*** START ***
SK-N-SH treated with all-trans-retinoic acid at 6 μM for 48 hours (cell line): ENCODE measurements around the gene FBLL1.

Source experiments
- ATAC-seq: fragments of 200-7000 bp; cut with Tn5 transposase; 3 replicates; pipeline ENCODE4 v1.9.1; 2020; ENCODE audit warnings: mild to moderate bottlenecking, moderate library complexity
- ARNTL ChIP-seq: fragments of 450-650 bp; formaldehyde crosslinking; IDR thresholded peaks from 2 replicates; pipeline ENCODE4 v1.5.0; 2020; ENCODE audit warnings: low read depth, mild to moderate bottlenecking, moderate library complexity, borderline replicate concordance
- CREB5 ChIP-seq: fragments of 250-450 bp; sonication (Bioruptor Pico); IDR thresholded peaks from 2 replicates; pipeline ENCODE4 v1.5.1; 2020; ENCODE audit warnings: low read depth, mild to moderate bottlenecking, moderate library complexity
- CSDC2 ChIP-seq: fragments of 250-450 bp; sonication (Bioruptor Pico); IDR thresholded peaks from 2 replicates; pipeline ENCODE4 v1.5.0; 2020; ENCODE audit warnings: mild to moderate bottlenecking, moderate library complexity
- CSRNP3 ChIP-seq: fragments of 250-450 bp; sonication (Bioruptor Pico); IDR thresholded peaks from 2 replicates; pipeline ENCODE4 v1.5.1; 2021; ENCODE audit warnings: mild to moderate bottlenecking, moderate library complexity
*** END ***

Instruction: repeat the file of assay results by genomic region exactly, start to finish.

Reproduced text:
SK-N-SH treated with all-trans-retinoic acid at 6 μM for 48 hours (cell line): ENCODE measurements around the gene FBLL1.

Source experiments
- ATAC-seq: fragments of 200-7000 bp; cut with Tn5 transposase; 3 replicates; pipeline ENCODE4 v1.9.1; 2020; ENCODE audit warnings: mild to moderate bottlenecking, moderate library complexity
- ARNTL ChIP-seq: fragments of 450-650 bp; formaldehyde crosslinking; IDR thresholded peaks from 2 replicates; pipeline ENCODE4 v1.5.0; 2020; ENCODE audit warnings: low read depth, mild to moderate bottlenecking, moderate library complexity, borderline replicate concordance
- CREB5 ChIP-seq: fragments of 250-450 bp; sonication (Bioruptor Pico); IDR thresholded peaks from 2 replicates; pipeline ENCODE4 v1.5.1; 2020; ENCODE audit warnings: low read depth, mild to moderate bottlenecking, moderate library complexity
- CSDC2 ChIP-seq: fragments of 250-450 bp; sonication (Bioruptor Pico); IDR thresholded peaks from 2 replicates; pipeline ENCODE4 v1.5.0; 2020; ENCODE audit warnings: mild to moderate bottlenecking, moderate library complexity
- CSRNP3 ChIP-seq: fragments of 250-450 bp; sonication (Bioruptor Pico); IDR thresholded peaks from 2 replicates; pipeline ENCODE4 v1.5.1; 2021; ENCODE audit warnings: mild to moderate bottlenecking, moderate library complexity